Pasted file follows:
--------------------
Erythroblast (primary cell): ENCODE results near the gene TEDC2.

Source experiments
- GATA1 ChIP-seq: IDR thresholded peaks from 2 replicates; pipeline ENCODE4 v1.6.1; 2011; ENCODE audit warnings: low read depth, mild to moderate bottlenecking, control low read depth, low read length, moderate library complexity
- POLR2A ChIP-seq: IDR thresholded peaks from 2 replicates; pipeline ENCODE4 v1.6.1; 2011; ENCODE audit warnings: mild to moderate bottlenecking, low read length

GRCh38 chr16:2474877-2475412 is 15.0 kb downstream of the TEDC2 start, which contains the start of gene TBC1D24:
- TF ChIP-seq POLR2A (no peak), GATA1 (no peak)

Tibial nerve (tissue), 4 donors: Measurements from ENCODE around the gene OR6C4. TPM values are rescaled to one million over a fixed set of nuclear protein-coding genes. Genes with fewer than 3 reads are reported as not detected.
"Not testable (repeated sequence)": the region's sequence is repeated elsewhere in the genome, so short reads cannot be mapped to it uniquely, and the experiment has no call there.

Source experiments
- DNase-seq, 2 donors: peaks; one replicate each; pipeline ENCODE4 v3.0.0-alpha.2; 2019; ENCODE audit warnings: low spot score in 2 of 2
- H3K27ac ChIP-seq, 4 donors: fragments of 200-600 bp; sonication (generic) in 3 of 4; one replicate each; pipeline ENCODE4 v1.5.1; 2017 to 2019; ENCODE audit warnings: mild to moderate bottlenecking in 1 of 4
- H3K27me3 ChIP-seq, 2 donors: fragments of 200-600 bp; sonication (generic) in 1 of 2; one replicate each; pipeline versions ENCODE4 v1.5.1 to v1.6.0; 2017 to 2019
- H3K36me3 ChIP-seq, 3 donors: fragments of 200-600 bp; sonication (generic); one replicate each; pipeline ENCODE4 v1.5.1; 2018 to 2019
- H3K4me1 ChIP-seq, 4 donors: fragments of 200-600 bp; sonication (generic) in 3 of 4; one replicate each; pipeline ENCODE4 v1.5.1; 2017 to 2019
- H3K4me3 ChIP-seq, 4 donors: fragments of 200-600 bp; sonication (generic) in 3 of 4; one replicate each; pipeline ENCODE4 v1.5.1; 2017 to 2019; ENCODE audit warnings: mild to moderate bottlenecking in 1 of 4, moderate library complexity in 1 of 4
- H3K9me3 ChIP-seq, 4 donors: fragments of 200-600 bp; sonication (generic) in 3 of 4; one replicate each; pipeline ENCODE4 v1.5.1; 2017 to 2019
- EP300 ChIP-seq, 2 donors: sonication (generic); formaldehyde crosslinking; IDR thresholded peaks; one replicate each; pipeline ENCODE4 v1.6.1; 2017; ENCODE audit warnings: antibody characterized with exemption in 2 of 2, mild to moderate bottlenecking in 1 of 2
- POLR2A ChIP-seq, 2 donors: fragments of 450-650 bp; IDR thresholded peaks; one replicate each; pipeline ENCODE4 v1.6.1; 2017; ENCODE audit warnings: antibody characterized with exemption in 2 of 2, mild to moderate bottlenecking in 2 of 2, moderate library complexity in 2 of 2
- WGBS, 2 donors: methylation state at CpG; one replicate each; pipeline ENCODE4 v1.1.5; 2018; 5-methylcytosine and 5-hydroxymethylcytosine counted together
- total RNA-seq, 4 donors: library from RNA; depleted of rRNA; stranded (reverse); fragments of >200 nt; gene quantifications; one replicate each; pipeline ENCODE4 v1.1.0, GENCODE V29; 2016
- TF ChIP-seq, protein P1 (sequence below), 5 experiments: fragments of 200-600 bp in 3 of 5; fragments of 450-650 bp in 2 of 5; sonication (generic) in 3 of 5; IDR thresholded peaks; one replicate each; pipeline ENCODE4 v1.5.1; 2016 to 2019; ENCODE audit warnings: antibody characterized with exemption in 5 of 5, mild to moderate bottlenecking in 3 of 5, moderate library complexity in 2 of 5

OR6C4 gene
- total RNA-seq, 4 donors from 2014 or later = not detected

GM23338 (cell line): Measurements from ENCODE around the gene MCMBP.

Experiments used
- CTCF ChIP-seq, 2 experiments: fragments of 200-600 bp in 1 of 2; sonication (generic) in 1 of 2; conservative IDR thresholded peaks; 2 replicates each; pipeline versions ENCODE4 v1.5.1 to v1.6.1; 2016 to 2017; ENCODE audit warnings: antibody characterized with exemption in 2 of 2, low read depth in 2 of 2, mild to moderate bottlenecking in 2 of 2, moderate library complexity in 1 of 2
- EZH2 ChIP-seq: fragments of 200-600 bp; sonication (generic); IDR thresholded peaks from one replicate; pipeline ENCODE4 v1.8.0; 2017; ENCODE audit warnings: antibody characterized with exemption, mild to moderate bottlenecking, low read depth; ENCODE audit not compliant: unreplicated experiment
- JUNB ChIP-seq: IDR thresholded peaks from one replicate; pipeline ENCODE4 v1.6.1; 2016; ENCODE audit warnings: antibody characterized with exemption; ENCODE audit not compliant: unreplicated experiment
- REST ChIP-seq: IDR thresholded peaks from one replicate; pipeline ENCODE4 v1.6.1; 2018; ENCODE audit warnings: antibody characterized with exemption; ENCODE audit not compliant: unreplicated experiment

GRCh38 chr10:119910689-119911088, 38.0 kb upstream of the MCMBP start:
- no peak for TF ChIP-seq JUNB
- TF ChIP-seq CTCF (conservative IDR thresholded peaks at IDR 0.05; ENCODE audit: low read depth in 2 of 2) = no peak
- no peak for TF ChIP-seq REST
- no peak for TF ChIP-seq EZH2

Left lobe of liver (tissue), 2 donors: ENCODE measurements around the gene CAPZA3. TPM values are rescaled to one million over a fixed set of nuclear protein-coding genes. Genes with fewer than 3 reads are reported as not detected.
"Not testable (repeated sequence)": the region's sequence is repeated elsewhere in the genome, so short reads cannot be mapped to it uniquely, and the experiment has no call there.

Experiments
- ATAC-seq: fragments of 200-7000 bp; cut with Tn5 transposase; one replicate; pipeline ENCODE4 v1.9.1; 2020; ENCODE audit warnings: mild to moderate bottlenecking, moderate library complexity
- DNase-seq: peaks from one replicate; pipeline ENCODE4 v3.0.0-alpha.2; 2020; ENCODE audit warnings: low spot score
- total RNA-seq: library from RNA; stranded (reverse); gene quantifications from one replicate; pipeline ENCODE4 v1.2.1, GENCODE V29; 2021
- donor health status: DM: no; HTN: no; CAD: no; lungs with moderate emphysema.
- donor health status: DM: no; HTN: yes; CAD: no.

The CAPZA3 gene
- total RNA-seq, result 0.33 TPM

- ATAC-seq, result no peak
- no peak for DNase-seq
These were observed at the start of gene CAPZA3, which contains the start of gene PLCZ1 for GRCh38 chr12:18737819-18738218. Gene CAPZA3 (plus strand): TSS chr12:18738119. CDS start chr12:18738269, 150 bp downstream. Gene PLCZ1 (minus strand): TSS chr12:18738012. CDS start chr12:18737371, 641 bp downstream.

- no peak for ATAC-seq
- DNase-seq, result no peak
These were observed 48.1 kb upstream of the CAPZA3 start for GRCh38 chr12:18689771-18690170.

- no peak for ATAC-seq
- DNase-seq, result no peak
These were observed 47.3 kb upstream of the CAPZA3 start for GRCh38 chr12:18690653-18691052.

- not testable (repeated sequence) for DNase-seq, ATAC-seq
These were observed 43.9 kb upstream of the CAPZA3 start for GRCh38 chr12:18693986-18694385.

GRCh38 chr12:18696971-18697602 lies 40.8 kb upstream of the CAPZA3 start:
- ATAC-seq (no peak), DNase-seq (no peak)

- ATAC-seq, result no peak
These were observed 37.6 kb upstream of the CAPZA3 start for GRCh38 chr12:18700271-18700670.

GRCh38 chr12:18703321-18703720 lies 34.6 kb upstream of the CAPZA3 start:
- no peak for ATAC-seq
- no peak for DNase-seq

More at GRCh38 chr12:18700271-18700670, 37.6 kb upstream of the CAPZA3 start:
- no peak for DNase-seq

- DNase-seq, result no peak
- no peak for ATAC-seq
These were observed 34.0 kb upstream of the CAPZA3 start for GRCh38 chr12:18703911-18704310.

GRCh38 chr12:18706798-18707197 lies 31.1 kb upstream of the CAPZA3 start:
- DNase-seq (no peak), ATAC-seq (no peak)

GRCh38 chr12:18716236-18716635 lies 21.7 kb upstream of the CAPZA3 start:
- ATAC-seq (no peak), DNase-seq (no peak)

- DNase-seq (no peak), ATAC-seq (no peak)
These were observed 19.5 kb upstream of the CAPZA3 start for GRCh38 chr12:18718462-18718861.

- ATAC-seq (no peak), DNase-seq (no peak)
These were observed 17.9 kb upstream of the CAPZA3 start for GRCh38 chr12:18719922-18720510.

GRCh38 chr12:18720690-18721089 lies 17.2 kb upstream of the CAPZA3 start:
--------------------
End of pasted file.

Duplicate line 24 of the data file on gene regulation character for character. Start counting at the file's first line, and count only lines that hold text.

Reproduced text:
GM23338 (cell line): Measurements from ENCODE around the gene MCMBP.